BS has the definitive answer to the George Will nonsense. Or read John Fleck, who conveniently links to our joint paper. Until I started typing this, I had an even better answer: I ignore it, it’s a pile of toss. But alas, I’m unable to resist joining in, even though I have nothing new to say. And indeed, I haven’t even bothered to read what he wrote, so uninterested am I in his errors (yes yes, I know dearest septics, but life is too short).
Andy Revkin (a page, incidentally, that the vaunted Chrome displays very badly) f*cks this up badly, effectively painting Gore and Will as equivalents. This had the usual cause: not because he thought they were, but because for that piece at least he really wasn’t interested in what they were saying: he just had a journalistic point to make, and they were convenient fodder. Revkin, of course, isn’t about to apologise for his error, and in this he is just like Will, or whatever paper printed Will’s twaddle. See, I can do false equivalence too.
Will’s stuff is twaddle, and we’ve already debunked it, so enough of that: let’s look instead at whatever evil Gore has committed. Gore is in most respects correct, so it’s worth picking at any problems. I’m having a slightly hard time finding out what Gore actually said. It’s apparently all about one disasters-are-increasing slide. Brad Johnson defends Gore on the grounds that Revkin Is Attacking Gore For Trusting The New York Times, which is odd. Gore certainly *should* be attacked, if he is sourcing his climate change info from a newspaper. Gores office makes the same defense. With all due respect to the few good journalists out there, it’s just not the way to get your science. If you find something appealling in a newspaper, you have to track it down to the original source, and read that. You simply cannot reply on a newspaper. RP Jr as usual flies off the handle, but he has at least bothered to read the original, and for the idealogically pure who won’t follow a link to Roger, I’ll quote justifying the upward trend in hydro-meteorological disaster occurrence and impacts essentially through climate change would be misleading. Which is correct. AIT was largely correct, with misleading sections. This appears to be the same sort of thing. Because Gore isn’t a scientist, and his primary interest isn’t the scientific truth. He is a politican, and his primary interest is convincing people of things.
And if you say to me “but his heart is in the right place, we should support him” I say in reply [[Wikipedia:Requests for comment/Andrewjlockley]]. Or, put another way, it’s best to be accurate. As the wise mt says, we know the answer already, from the climate viewpoint.
ps: it took quite a bit of reading through the CRED report to find anything about causes. The end of a rather long exec summary (clearly none of these people have ever talked to an exec 🙂 offers a few weak words, which certainly can’t be taken to clearly link disasters to climate change. Indeed, the point of the report only seems to be to produce figures, not to draw any strong conclusions. I imagine that the Gore folk just naturally assumed that the two trends (T and Disasters) must be linked; after all, how could it be otherwise, and what need can there be for any proof? Here’s what I found:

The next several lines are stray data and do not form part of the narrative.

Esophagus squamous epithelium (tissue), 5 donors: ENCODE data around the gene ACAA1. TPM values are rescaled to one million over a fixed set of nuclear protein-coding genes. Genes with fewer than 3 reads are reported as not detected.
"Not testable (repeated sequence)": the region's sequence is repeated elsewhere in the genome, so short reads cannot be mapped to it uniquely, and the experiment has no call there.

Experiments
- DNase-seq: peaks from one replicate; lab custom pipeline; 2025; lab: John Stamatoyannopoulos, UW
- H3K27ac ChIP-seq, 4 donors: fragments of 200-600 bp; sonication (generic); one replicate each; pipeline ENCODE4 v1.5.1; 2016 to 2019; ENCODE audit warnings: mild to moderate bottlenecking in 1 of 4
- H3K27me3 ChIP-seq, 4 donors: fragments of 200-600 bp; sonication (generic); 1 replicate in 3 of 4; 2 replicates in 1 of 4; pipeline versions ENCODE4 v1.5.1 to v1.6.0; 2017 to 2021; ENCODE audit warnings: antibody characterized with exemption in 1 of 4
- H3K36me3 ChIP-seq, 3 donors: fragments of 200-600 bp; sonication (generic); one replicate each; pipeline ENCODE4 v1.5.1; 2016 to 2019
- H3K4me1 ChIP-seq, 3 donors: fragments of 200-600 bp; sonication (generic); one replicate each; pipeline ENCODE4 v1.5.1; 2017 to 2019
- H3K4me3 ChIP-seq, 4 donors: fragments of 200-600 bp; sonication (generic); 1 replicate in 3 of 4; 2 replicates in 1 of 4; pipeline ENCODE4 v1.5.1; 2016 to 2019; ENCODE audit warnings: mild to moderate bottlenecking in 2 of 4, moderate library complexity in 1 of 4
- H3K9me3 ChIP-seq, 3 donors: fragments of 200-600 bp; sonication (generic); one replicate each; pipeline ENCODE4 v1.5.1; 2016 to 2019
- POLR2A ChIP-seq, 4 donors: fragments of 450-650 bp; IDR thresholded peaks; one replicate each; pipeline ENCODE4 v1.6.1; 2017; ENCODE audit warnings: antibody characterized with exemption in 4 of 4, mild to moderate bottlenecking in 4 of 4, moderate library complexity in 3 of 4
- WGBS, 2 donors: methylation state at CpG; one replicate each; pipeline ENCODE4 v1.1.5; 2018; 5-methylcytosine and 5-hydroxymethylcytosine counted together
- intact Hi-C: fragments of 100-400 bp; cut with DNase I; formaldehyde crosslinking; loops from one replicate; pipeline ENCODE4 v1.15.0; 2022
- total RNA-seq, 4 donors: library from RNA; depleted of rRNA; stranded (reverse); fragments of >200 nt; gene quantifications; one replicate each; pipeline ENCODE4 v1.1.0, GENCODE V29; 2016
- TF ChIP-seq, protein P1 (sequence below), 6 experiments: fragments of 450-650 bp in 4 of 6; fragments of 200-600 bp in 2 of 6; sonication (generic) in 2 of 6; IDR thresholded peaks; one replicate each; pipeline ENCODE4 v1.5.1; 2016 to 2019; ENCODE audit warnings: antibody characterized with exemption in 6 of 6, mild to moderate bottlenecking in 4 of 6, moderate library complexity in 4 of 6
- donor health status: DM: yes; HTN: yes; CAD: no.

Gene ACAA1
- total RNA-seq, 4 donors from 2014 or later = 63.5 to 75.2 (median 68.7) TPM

Although if the above mentioned trends are consistent with the conclusions of the IPPC (Intergovernmental Panel on Climate Change) fourth assessment report- stating that climate change is likely to affect the severity, frequency, and spatial distribution of extreme climatic events such as hurricanes, storm surges, floods and droughts- the linking of past trends in the EM-DAT figures and to climate change needs to remain guarded. Indeed, justifying the upward trend in hydro-meteorological disaster occurrence and impacts essentially through climate change would be misleading. Climate change is probably an actor in this increase but not the major one- even if it impact on the figures will likely become more evident in the future. The task of identifying the possible impact of the climate change on the EM-DAT figures is complicated by the existence of several concomitant factors. For instance, one major contributor to the increase in disasters occurrence over the last decades is the constantly improving diffusion and accuracy of disaster related information. Furthermore, disaster occurrence and impacts do not only depend on exposure to extreme natural phenomena but also depend on anthropogenic factors such as government policy, population growth, urbanisation, community-level resilience to natural disaster, etc. All of these contribute to the degree of vulnerability people experience. Beside past major efforts to reduce disaster risk, the vulnerability of those populations most at risk continued to increase over the last decades. Climate change comes as an additional pressure on this rising vulnerability. Developing countries, many of which are already the most vulnerable to natural disasters, will be particularly affected by climate change. This will occur not only through the experience of more frequent and/or or severe disaster phenomena, but also through the slow onset impacts of climate change.